Over the centuries art works have been smashed, slashed, defaced, even bombed.
Now the Tate has unveiled plans for the first exhibition to explore physical attacks on art in Britain from the 16th century to the present day.
Art under Attack: Histories of British Iconoclasm opens at Tate Britain on 2 October.
The centrepiece of the show is a damaged sculpture of Christ that lay hidden for hundreds of years beneath a floor of a London chapel.
The Statue of the Dead Christ (c. 1500-1520) is missing its crown of thorns, arms and lower legs – thought to be the result of a brutal attack by religious reformers in the 16th century.
The statue was discovered beneath the chapel floor of the Mercers’ Hall in central London in 1954. Experts think it may have been buried to protect it from further damage.
Last October, a Mark Rothko mural was defaced with a marker pen at the Tate Modern gallery. A week ago, Constable’s The Hay Wain was targeted by a protester in the National Gallery.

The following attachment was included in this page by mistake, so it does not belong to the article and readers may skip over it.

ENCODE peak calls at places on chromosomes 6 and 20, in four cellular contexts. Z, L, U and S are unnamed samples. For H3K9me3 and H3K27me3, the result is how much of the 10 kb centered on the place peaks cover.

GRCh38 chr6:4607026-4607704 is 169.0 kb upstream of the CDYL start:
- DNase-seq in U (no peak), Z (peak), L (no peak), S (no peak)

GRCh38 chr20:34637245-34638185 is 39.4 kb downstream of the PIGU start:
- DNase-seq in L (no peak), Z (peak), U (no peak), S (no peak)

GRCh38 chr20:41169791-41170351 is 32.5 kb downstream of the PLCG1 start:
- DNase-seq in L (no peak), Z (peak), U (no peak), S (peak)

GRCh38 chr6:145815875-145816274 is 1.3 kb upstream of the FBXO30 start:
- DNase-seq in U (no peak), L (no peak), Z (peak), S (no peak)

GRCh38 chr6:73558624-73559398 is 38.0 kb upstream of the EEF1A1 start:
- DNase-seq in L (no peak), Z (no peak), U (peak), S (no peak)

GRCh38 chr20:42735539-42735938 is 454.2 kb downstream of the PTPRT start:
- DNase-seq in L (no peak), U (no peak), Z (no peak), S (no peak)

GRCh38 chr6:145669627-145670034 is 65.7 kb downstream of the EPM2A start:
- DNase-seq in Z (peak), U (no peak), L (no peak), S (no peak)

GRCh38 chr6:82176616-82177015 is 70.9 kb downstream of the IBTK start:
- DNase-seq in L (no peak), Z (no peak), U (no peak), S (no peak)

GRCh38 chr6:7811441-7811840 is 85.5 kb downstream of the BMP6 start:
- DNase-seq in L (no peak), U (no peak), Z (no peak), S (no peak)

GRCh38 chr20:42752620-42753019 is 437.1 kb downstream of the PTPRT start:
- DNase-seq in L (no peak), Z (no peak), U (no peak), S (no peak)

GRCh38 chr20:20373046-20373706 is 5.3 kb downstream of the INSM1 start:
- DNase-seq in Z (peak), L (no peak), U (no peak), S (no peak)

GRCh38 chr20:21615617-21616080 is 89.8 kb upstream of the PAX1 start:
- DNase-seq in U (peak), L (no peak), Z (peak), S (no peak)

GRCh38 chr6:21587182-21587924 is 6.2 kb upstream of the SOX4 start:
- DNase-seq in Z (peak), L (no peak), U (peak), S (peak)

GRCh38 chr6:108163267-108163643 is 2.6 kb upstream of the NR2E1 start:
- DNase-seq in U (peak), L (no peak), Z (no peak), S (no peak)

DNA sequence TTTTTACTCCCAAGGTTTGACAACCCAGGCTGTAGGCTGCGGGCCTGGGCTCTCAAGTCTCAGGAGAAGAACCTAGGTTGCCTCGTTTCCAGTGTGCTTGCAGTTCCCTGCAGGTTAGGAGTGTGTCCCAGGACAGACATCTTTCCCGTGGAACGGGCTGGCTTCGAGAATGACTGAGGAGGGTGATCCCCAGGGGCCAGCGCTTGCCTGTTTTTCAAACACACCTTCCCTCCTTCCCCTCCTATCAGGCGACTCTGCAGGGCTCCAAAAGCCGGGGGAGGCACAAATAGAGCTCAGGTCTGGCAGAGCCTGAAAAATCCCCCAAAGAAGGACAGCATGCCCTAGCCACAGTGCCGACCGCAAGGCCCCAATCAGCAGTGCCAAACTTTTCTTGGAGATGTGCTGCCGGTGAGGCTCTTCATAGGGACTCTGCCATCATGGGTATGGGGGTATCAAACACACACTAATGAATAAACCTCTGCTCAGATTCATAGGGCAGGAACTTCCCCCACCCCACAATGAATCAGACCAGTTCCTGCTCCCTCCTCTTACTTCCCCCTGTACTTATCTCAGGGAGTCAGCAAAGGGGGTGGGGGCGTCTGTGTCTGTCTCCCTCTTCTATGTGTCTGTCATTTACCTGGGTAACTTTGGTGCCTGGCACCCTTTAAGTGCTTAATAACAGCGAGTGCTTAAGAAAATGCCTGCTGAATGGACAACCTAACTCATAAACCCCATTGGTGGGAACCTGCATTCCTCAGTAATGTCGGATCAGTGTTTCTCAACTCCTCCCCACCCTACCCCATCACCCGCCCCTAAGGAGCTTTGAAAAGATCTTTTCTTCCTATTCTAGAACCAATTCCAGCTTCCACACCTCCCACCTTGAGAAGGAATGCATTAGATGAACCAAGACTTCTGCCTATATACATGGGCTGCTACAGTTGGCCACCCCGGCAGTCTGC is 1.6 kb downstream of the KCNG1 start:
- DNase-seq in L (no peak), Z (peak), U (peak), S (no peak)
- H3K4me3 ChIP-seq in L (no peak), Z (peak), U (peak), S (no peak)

The show explores why art has been attacked for religious, political or aesthetic motives.
Exhibits include fragments of a statue of William III and Nelson’s Pillar destroyed in Dublin during anti-British attacks in 1928 and 1966 respectively.
A portrait of Oliver Cromwell hung upside down by the staunch monarchist Prince Frederick Duleep Singh (1868-1926) will also feature.
Attacks by suffragettes are represented by two paintings, Edward Burne-Jones’s Sibylla Delphica, attacked in Manchester Art Gallery in 1913, and John Singer Sargent’s Henry James, slashed at the Royal Academy in 1914.
The curators stress that the exhibition is not about acts of random vandalism but “iconoclasm” – acts of destruction inspired by an ideology.
The show will also consider how artists themselves have used destruction as a creative force. A piano destroyed by an axe by Ralph Montanez Ortiz in 1966 will go on display for the first time accompanied by an audio recording of the event.